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Finding Strength Through Support

Robert’s prostate cancer diagnosis left him with a large copay. Diplomat helped him afford his medication.

“If your [friends and family] know what’s going on, they watch out for you.”

— Robert, Food Bank Worker & Diplomat Patient

Robert knows the power of support.

He had no idea how important his support system would be until a trip to urgent care for abdominal pain revealed stage 4 prostate cancer. He took the diagnosis in stride and buckled down for treatment.

Robert’s coworkers at International Game Technology in Reno, Nevada, became his first support system. As his cancer stabilized, sharing details with those who asked became a form of therapy.

“It’s really lonely out there for people who refuse to let people know what’s going on. I don’t mean writing it down in the newspaper so the city can read it, but your friends and your family and coworkers — the people you’re close to. If they know what’s going on, they watch out for you.”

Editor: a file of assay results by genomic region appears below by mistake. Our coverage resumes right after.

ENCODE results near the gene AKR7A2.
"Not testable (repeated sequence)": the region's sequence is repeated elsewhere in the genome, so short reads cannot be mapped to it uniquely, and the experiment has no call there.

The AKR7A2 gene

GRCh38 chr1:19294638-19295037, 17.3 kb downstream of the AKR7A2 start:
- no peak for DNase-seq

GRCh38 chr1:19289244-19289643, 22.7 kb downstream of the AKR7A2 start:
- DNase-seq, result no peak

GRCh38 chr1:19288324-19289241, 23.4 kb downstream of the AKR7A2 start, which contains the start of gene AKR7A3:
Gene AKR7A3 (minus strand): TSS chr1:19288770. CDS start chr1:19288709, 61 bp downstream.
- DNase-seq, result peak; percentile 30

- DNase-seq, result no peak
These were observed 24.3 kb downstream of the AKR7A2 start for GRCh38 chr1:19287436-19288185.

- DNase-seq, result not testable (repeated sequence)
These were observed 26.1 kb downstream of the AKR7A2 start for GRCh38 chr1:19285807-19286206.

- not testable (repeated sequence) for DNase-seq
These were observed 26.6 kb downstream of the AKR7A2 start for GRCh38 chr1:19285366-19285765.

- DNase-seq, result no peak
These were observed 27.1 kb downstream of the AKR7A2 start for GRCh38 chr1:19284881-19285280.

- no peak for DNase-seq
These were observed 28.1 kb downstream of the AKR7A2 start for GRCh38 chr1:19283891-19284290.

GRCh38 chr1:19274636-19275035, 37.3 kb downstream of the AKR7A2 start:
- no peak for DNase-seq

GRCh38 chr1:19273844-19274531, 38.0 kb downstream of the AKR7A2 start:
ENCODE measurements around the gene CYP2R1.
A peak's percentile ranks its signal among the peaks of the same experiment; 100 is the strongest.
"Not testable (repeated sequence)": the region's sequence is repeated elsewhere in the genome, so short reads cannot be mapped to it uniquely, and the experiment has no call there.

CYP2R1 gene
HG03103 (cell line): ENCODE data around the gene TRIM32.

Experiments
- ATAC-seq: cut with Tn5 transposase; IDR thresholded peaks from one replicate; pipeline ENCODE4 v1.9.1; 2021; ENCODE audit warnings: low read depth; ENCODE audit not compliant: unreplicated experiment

In 2008, Robert began working at a food bank. He said the atmosphere was filled with “an extremely caring group of people.” By welcoming questions and talking openly about his condition, his support system grew strong.

He relied on that network again in 2012 when he began aggressive chemo.

“I have a very close friend [at work] who knows everything that’s going on and asks me the same questions. ‘How did it go? What’s the prognosis? Where are we going with this?’ If you get that kind of a relationship going with people, then you know that you’ve got people around you that truly care, and that makes work a lot easier.”

While the chemotherapy put the cancer in check, he needed to keep it that way. After cycling through medications, he got a call from Diplomat about a prescription from his oncologist.

“I received a phone call, and they said, ‘We have a prescription for you.’ I said, ‘OK.’ She said, ‘The copay is thirteen-ninety-one,’ and I said, ‘OK, $13.91.’ She said, ‘No, $1,391 a month.’”

Treatment that expensive was not an option. It would require a different type of support entirely. He told the Diplomat representative he would not be able to accept the medication.

The representative told him to hang tight; she would see what she could do about cost.

“About two hours later, she called back and said, ‘OK, your copay is $10.’”

With his medication realistically available to him, Robert continued on his health care journey with the added support of his specialty pharmacy.

Being transparent about his condition, he said, allowed his family, pharmacy and colleagues to be better able to support him. The love of the people around him helped Robert face whatever came his way.

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